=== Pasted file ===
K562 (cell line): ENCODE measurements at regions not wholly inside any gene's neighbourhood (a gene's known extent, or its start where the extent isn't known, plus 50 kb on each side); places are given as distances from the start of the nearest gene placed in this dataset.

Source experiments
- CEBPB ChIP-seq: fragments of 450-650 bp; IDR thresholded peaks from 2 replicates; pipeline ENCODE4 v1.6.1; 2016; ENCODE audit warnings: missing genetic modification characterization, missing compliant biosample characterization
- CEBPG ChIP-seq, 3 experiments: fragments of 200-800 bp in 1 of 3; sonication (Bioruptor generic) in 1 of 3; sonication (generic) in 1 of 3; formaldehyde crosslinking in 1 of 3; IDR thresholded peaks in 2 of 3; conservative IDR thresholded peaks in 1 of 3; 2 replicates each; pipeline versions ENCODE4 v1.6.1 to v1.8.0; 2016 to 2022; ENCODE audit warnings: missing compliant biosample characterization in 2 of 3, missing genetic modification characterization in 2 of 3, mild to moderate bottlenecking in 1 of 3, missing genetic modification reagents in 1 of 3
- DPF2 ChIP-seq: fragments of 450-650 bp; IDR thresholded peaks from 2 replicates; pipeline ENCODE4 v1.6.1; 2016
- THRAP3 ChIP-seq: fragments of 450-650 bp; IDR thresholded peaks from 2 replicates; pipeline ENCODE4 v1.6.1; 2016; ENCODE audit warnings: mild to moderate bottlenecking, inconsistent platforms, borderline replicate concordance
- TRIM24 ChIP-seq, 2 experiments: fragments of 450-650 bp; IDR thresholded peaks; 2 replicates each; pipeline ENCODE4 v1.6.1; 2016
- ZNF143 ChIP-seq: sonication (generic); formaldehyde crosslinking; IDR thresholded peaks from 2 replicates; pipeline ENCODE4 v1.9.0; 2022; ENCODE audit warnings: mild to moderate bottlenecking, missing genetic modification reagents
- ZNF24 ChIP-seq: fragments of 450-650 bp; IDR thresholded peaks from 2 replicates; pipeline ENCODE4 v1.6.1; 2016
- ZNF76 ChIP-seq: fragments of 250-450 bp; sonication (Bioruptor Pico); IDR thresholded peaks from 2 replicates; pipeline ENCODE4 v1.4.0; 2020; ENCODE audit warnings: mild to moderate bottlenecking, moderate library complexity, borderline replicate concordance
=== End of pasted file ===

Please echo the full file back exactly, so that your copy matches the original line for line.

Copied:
K562 (cell line): ENCODE measurements at regions not wholly inside any gene's neighbourhood (a gene's known extent, or its start where the extent isn't known, plus 50 kb on each side); places are given as distances from the start of the nearest gene placed in this dataset.

Source experiments
- CEBPB ChIP-seq: fragments of 450-650 bp; IDR thresholded peaks from 2 replicates; pipeline ENCODE4 v1.6.1; 2016; ENCODE audit warnings: missing genetic modification characterization, missing compliant biosample characterization
- CEBPG ChIP-seq, 3 experiments: fragments of 200-800 bp in 1 of 3; sonication (Bioruptor generic) in 1 of 3; sonication (generic) in 1 of 3; formaldehyde crosslinking in 1 of 3; IDR thresholded peaks in 2 of 3; conservative IDR thresholded peaks in 1 of 3; 2 replicates each; pipeline versions ENCODE4 v1.6.1 to v1.8.0; 2016 to 2022; ENCODE audit warnings: missing compliant biosample characterization in 2 of 3, missing genetic modification characterization in 2 of 3, mild to moderate bottlenecking in 1 of 3, missing genetic modification reagents in 1 of 3
- DPF2 ChIP-seq: fragments of 450-650 bp; IDR thresholded peaks from 2 replicates; pipeline ENCODE4 v1.6.1; 2016
- THRAP3 ChIP-seq: fragments of 450-650 bp; IDR thresholded peaks from 2 replicates; pipeline ENCODE4 v1.6.1; 2016; ENCODE audit warnings: mild to moderate bottlenecking, inconsistent platforms, borderline replicate concordance
- TRIM24 ChIP-seq, 2 experiments: fragments of 450-650 bp; IDR thresholded peaks; 2 replicates each; pipeline ENCODE4 v1.6.1; 2016
- ZNF143 ChIP-seq: sonication (generic); formaldehyde crosslinking; IDR thresholded peaks from 2 replicates; pipeline ENCODE4 v1.9.0; 2022; ENCODE audit warnings: mild to moderate bottlenecking, missing genetic modification reagents
- ZNF24 ChIP-seq: fragments of 450-650 bp; IDR thresholded peaks from 2 replicates; pipeline ENCODE4 v1.6.1; 2016
- ZNF76 ChIP-seq: fragments of 250-450 bp; sonication (Bioruptor Pico); IDR thresholded peaks from 2 replicates; pipeline ENCODE4 v1.4.0; 2020; ENCODE audit warnings: mild to moderate bottlenecking, moderate library complexity, borderline replicate concordance